The mysterious jamming of U.S. satellite TV programming destined for Iran seems to be originating from Havana, Cuba, although the Castro government denies responsibility.
The jamming, which seems to have coincided with the fourth anniversary of student protests in Iran that led to a government crackdown and international criticism, has been tracked by Loral Skynet engineers.
During the first half of July the jamming blocked private and U.S. government-funded satellite programs from reaching their intended audiences. Lately, however, it seems to have become intermittent.
Cuba’s foreign ministry denied responsibility for the jamming. In its statement, the ministry acknowledged that the Cuban government claimed the “sovereign right” to defend its airwaves from “subversive” TV and radio broadcasts originating in the United States and pointed to Radio and Television Marti as examples.
But on the issue of the jammed U.S. satellite TV programming intended for Iran, the Cuban government has pledged to investigate the interference.
The U.S. State Department has said the interference appears to be intentional. While experts agree that the jamming could originate in many parts of eastern North and Latin America, Cuba has been singled out because the jamming activity against a U.S. satellite wouldn’t be likely to raise eyebrows and cause a swift response.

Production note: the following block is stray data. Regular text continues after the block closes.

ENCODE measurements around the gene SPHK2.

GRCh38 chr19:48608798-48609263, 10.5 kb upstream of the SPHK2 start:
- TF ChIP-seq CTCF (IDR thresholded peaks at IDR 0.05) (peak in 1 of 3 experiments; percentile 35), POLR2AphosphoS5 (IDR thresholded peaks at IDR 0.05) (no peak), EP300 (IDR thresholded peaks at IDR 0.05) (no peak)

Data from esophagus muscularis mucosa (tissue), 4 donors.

Speculation about the source of the jamming runs the gamut from a former Soviet communications installation in Lourdes near Havana to the Iran embassy in Havana. Jamming a satellite transponder isn’t very difficult, while pinning down the source is far more troublesome.
In early July, the Voice of America launched its own Persian-language satellite news programming directed at Iran. Additionally, several U.S.-based private concerns operate satellite channels to deliver unbiased news to Iran. Some have provided a forum for Iranian callers to air up-to-the-minute reports of steps taken by the Iranian government to reign in protests calling for reform. It is illegal to own satellite dishes and receivers in Iran, although the law is widely ignored.